The new Surface Studio is the first bit of Windows based hardware that has excited me this much about the platform in a very long time. I’d love to work on a new design app for Windows, if I could. Maybe even one that works on both platforms; Windows and Mac. Why not? I mean besides time and money, what else does one need to do something so ambitious? 😀

What Ifs and Why Nots

Apple announces new MacBooks to the world this week and geeks aren’t overly impressed. It’s OK. My gut reaction wasn’t overly positive, but what the heck did I expect? There were enough leaks in the press to warn us about what to expect.

As a Professional Software Developer I don’t need a thinner, lighter, laptop with an integrated touchscreen on the keyboard, but it also doesn’t cause any damage to have those things. I am definitely more interested in having a great piece of hardware that serves my needs.

My Needs

Will write C/C++ for foodI’m not obsessed with the looks of Apple products. They are beautifully designed. I’m a bit more pragmatic. I want my hardware to be fast and dependable. Apple makes fast and dependable hardware. I will never understand their obsession with “thin and light” but that’s ok. It’s their thing.

In the end I’ve been very happy, and I’m still happy, with my late 2011 15in. MacBook Pro. Work provided me with a 2014 15in. MacBook Pro and I can imagine it will work just fine for years to come. At some point down the road macOS will outgrow the hardware and I’ll upgrade. Until that day, I’m fine with what I have.

What If?

It’s too early to tell but what if Apple is in the middle of a transformation from macOS based devices to completely iOS based device? If we were to base that question solely on this weeks announcements it might be a completely reasonable guess, but what if they’re not done announcing new macOS based devices?

It sounds like, based on recent reporting, that Apple is out of the display business. I know that’s sad for a lot of folks, but for me it adds a ring of truth to the idea of Apple moving away from the desktop. Based on that one rumor I half expect Apple to mothball the Mac Pro, Mac Mini, and iMac. What if they do that? It’s fine, they don’t need to make desktop devices any longer. They’re moving to a completely mobile world driven by iOS and the iPhone. Yes, people do real work using just their iOS devices.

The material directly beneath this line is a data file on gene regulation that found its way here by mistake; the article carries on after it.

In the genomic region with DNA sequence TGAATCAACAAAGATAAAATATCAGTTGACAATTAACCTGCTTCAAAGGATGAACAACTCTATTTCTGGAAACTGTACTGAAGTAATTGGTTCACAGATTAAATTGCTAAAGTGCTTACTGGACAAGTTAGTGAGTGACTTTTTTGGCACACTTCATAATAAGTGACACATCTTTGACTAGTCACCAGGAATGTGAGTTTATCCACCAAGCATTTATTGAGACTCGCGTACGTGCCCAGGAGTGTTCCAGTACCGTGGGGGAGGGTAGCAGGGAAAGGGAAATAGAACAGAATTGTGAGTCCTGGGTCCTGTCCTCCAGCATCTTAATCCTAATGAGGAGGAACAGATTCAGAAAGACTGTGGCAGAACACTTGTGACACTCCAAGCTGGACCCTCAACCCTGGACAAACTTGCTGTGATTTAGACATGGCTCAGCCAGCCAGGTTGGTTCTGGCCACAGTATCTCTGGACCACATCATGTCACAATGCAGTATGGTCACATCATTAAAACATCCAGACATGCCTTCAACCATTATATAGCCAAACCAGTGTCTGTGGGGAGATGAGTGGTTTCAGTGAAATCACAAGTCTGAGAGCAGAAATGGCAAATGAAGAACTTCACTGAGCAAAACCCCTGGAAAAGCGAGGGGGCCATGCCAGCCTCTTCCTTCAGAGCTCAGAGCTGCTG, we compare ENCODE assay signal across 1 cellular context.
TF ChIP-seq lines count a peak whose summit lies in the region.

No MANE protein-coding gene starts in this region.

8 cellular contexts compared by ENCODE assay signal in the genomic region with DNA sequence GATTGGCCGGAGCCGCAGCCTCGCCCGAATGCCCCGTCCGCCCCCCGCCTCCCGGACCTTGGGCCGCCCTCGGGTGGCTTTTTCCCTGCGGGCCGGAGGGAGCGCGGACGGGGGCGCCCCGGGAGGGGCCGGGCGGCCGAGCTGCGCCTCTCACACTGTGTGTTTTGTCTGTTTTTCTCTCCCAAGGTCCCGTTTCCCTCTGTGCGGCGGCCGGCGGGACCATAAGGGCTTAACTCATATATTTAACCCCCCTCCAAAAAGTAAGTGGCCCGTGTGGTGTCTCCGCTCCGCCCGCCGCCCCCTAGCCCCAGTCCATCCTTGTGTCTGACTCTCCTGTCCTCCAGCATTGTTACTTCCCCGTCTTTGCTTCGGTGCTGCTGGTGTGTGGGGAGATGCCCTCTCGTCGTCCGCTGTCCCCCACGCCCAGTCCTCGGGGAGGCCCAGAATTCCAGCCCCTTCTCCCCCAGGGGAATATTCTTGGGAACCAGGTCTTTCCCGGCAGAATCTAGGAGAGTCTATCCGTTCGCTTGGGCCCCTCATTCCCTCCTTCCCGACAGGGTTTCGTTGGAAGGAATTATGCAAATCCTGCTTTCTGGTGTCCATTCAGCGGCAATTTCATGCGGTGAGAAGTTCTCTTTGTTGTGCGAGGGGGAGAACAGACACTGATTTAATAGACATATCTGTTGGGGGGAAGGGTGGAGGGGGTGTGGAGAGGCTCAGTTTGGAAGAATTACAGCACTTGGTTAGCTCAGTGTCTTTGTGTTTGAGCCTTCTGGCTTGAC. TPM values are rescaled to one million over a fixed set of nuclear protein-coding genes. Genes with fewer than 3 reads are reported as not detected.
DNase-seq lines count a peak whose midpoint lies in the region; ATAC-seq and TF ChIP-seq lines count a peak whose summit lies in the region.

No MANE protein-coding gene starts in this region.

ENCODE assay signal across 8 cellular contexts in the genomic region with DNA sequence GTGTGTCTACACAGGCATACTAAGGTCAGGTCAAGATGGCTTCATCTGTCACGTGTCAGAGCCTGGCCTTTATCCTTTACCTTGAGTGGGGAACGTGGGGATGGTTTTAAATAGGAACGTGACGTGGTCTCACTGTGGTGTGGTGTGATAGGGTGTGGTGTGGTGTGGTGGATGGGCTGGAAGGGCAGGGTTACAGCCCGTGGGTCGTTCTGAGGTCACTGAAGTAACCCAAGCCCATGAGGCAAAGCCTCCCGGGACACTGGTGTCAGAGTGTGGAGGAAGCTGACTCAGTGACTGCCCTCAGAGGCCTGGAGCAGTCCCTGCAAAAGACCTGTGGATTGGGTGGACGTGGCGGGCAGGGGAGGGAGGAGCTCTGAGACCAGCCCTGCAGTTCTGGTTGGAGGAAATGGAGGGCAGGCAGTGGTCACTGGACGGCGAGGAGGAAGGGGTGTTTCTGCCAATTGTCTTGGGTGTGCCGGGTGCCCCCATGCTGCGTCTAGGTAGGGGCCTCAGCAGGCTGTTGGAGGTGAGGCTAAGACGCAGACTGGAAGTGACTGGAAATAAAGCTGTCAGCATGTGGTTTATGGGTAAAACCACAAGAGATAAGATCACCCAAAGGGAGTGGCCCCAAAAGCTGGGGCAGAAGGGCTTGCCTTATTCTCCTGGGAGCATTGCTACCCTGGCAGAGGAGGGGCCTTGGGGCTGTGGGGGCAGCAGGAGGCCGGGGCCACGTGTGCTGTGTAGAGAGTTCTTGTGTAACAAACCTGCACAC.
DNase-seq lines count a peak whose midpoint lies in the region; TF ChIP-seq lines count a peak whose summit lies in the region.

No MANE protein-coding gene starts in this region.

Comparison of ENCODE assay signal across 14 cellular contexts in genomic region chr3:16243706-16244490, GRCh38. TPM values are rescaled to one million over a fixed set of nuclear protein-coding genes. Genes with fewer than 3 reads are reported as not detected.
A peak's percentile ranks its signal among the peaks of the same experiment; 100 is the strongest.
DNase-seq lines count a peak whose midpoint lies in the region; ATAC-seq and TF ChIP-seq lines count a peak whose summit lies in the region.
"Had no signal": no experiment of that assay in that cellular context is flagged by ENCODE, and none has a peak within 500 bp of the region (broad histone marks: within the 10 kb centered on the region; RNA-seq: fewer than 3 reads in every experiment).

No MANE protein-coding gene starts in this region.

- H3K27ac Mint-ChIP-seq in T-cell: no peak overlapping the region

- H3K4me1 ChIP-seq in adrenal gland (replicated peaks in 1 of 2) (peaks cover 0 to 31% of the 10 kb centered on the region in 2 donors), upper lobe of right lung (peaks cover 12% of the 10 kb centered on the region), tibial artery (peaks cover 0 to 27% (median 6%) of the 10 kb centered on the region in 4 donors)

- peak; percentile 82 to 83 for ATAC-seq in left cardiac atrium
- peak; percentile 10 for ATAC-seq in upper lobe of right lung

That brings us to this; Apple will continue to push the iPad as a professional device for most people. They concede the desktop to everyone else, including Microsoft (who owns the productivity worker space anyway.) That leaves them with the consumer and prosumer markets, which is a perfect fit for them.

Where does that leave professional developers, designers, illustrators, and artists of all kinds? Like I said before, I don’t need a Mac Pro to do my job, but some people do, or at a minimum believe they do (which by extension means they do.) We’ve seen some cases in the high end video production world where shops have abandoned the Mac in favor of more powerful Windows based computers. Designers, illustrators, and artists have the option of the iPad Pro, MacBook Pro, and Microsoft’s recent entrance into this market with Surface Studio. Will a lack of a Mac desktop offering hurt these professions? In some ways it probably will, in others I honestly believe folks will adapt if the software can meet their needs head on. As far as high end workflows go, I’m not so sure. What do folks at Pixar use? Are they completely tied to their Macs or do they depend on Cintiq’s for their daily workflow? I don’t have the slightest clue, but this is where Apple could really disappoint a professional market. I’d love to hear from someone inside Pixar, ILM, Disney, or DreamWorks to see how this could effect them. Remember, outside of the software development and power user communities, most people see their computers as a carpenter would see their hammer. It’s an essential tool and they may have a preference, but a compute is a means to an end.

Why Not?

AHHHHHH!If Apple decides to abandon the desktop in favor of an iOS world, why not create a hardware specification to allow licensed third-party hardware vendors to sale computers with macOS? At a minimum spec out supported hardware configurations and allow people to buy a macOS license to run on their Hackintosh computers.

Another controversial why not. Why not port Xcode to Windows and offer an alternative, lesser expensive, choice to developers that could also let people buy super fast computers to code with? I know, it’s a crazy idea, but as of this writing I’d prefer a Windows computer over an iPad as my primary development computer if I couldn’t get updated desktop or laptop hardware directly from Apple.

Since Microsoft is moving to LLVM why not get Objective-C and Swift running in that environment and provide the iOS simulator on Windows? This also seems like a decent alternative to an all iPad development environment.

All crazy ideas, I know, but things I think about.

Then again, Apple could surprise us in the spring with a brand new Mac Pro and iMac that blows all these crazy ideas right out of the water.

« Older posts Newer posts »

© 2017 Rob Fahrni

Theme by Anders NorenUp ↑